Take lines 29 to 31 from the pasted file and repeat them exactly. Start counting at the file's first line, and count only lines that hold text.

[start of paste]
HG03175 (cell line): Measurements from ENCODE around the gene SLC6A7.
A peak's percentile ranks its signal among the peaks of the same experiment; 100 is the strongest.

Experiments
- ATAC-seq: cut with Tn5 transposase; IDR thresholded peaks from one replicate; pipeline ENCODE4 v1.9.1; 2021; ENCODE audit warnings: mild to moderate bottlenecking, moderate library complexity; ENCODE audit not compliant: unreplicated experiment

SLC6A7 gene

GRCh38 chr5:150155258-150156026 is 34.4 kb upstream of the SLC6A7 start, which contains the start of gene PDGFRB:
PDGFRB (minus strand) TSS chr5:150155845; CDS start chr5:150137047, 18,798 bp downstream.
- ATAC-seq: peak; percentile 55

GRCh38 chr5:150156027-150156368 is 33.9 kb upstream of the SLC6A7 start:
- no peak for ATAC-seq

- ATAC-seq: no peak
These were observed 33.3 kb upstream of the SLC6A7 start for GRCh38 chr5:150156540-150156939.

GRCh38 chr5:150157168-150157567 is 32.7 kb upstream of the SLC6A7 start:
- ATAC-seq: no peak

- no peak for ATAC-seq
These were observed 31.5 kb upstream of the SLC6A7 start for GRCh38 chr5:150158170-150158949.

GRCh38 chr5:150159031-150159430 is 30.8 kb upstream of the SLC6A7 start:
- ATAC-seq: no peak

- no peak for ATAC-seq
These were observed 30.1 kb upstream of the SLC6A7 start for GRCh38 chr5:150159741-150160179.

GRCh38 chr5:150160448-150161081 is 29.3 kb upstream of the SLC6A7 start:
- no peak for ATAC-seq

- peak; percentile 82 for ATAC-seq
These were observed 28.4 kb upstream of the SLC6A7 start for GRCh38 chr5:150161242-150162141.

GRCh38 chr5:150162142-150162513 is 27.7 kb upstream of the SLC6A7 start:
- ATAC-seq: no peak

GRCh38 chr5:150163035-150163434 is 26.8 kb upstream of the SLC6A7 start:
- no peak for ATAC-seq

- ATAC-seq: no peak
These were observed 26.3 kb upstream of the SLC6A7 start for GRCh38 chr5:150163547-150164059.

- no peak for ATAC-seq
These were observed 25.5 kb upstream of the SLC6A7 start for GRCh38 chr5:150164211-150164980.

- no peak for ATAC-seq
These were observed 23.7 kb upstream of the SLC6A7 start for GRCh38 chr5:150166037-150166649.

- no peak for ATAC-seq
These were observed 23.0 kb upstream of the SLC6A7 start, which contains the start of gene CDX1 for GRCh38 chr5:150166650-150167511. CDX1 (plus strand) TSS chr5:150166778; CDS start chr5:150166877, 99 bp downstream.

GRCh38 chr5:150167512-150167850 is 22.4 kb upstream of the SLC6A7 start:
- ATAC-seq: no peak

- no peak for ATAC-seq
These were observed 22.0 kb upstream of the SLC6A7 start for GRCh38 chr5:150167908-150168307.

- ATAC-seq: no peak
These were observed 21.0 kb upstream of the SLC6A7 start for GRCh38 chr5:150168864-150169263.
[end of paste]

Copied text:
- ATAC-seq: no peak
These were observed 26.3 kb upstream of the SLC6A7 start for GRCh38 chr5:150163547-150164059.

- no peak for ATAC-seq